- Considering implementing training for managers before peers to build experience and momentum with training.
- Ensuring that their organizational objectives and expectations for offering such a program align with its potential benefits (i.e., increasing mental health literacy and reducing stigma).
- Assessing program effectiveness to determine impact. This should include asking prospective vendors for data on training outcomes before selecting a partner and creating a plan to assess impact after training has been implemented. But because an employee who has gone through this training cannot be obligated to provide support to coworkers in the same way as a manager, assessment and accountability may be less clear.
- Providing ongoing support and oversight to employees who have been trained. According to the WHO, “[those who are trained] should preferably be provided with mental health supervision or support to manage boundaries with colleagues, identify needs and channels for referral, confidentiality and the impact on their own mental health.”6 No employee should be put in the position where they feel they need to diagnose their co-workers because they went through a basic mental health training, nor should they feel they have the right to be intrusive because they have some training.
Mental Health Champions and Allies
A Business Group on Health survey found that 84% of employees say that their peers are a very effective source of information about mental health and emotional well-being, more so than any other source.10 Therefore, it makes sense that 39% of large employers have a program for recognizing mental health “champions” or “allies” in 2023.7 And when it comes to multinational employers, local market champions or allies can help localize a global mental health program. Employers should be thoughtful about how they train, recognize and promote a network of champions or allies for mental health, and what type of oversight is appropriate to maintain boundaries.
Utilize ERGs to gain and deliver information about mental health:
ERGs represent an excellent opportunity for HR professionals to solicit input from employees with different backgrounds and interest areas to help guide their mental health program strategy. Some employers have even created mental health- specific ERGs to connect employees who are personally impacted.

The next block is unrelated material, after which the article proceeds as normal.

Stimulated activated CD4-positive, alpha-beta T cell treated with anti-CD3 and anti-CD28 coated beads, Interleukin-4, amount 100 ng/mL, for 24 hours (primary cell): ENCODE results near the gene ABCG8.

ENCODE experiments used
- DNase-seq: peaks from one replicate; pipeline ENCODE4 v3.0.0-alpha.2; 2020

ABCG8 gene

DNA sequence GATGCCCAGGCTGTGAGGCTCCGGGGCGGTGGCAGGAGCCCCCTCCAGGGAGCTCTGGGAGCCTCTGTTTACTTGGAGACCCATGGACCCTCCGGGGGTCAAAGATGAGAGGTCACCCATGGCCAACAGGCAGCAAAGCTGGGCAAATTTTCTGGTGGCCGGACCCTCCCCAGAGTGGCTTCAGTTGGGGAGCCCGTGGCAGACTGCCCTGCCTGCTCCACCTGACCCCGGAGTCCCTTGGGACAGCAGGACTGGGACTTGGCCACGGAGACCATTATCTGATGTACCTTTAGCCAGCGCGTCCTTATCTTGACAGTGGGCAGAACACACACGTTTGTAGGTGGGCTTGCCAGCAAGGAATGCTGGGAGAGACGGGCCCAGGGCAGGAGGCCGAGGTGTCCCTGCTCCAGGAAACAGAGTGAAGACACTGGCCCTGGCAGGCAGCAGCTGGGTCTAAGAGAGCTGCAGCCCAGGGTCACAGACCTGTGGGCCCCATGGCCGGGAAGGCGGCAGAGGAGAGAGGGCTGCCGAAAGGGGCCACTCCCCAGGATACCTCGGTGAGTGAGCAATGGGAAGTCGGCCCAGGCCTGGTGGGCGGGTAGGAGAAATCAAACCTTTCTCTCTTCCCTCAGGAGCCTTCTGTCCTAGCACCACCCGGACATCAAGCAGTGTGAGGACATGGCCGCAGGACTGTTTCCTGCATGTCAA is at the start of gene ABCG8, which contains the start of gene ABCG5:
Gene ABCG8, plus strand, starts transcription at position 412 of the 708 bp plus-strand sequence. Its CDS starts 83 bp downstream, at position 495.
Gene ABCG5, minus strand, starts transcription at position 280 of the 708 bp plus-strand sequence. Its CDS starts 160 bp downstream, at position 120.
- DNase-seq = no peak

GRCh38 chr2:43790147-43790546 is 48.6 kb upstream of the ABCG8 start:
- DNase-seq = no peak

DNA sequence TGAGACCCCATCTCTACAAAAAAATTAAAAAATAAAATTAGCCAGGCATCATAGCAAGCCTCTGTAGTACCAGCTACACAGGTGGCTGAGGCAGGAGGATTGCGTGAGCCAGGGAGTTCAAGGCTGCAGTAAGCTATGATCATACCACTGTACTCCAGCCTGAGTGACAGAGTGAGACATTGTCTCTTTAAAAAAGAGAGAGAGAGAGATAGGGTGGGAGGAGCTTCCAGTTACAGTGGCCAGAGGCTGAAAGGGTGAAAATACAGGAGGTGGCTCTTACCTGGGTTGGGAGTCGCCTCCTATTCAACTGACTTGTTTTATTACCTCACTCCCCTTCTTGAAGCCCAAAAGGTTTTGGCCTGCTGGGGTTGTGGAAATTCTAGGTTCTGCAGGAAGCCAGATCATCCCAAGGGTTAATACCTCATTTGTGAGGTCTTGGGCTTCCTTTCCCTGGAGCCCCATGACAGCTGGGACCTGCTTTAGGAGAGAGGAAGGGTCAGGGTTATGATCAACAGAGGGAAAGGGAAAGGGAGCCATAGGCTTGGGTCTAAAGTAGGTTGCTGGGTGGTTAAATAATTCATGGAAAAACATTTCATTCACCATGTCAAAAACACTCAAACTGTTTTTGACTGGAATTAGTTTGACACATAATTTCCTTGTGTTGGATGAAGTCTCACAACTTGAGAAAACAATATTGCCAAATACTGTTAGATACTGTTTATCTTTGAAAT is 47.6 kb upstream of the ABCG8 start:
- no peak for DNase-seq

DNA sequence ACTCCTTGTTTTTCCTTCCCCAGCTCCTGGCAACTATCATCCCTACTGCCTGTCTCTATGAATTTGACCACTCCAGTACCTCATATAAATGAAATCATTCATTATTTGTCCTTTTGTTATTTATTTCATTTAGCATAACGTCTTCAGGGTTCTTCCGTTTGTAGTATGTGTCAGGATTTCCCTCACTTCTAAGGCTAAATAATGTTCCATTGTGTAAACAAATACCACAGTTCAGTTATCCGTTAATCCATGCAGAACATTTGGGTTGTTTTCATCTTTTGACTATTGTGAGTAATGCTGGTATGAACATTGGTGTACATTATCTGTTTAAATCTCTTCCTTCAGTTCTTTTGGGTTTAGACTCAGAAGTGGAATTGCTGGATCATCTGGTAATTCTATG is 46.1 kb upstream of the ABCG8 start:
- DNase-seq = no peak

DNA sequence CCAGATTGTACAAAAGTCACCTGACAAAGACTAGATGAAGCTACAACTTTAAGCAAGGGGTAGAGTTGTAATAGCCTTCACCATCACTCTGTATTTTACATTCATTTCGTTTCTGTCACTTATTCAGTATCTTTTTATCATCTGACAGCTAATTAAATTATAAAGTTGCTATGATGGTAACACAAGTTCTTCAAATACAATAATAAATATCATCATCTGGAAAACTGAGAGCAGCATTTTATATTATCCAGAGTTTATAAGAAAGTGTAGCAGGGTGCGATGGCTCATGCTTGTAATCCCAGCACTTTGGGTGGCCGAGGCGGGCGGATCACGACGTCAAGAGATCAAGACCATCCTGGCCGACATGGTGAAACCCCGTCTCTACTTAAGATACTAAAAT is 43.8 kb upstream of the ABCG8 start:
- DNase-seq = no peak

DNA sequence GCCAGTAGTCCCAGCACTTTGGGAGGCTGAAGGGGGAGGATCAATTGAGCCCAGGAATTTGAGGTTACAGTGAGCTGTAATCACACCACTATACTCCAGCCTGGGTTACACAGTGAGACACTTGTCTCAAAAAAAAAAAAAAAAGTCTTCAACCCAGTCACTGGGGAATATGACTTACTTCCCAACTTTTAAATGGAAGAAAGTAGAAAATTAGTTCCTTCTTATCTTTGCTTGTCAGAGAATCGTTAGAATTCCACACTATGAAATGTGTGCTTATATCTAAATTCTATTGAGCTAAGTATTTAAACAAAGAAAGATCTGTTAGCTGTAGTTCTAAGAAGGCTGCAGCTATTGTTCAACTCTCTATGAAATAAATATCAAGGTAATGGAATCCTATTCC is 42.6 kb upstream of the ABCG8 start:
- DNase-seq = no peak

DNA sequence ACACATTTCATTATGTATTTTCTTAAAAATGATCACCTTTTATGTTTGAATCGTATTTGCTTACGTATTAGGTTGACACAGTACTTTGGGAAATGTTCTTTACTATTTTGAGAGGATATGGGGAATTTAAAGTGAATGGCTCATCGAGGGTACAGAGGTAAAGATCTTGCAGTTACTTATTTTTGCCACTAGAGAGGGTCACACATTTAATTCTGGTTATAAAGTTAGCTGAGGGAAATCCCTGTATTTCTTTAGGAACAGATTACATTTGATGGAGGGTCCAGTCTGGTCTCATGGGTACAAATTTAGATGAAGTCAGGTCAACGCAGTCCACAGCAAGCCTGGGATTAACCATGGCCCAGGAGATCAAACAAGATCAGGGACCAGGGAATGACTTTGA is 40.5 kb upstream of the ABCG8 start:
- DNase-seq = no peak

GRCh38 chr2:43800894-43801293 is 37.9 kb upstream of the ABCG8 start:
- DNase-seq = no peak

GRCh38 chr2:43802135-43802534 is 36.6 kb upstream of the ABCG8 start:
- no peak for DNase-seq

Employers can partner with ERGs to better understand mental health and substance use disorder challenges, solicit feedback on the effectiveness of existing mental health benefits, uncover gaps in offerings and test communications with different populations to maximize the positive impact of their mental health strategy. Organizations can also use ERGs to promote understanding of mental health and substance use disorder supports by sharing information or resources that are tailored to the group.
Ideas for Action
Employers interested in continuing or starting partnerships with ERGs should consider:
- Establishing a regular schedule of check-in meetings between the ERG and HR staff. This enables regular, two-way communication – allowing for questions or hearing concerns from employees in ERGs – and the coordination of company-sponsored or ERG-hosted events and speakers focused on mental health. These check-ins can also provide the opportunity to establish boundaries for ERGs and their activities, which some employers have reported as important.
- Co-hosting events throughout the year to raise awareness about timely or top-of-mind topics focused on mental health. Conversations about mental health need not be tied to a given “awareness” month, as many issues that might arise as a topic of conversation throughout the year will have an impact or be impacted by mental health concerns.
- Providing ERGs with information about mental health and substance use disorder benefits and programs that they can share with their peers. Sixty nine percent of employees say that ERGs are an effective source of information about mental health and emotional well-being programs.10
Offer and evaluate programs designed to promote positive mental health: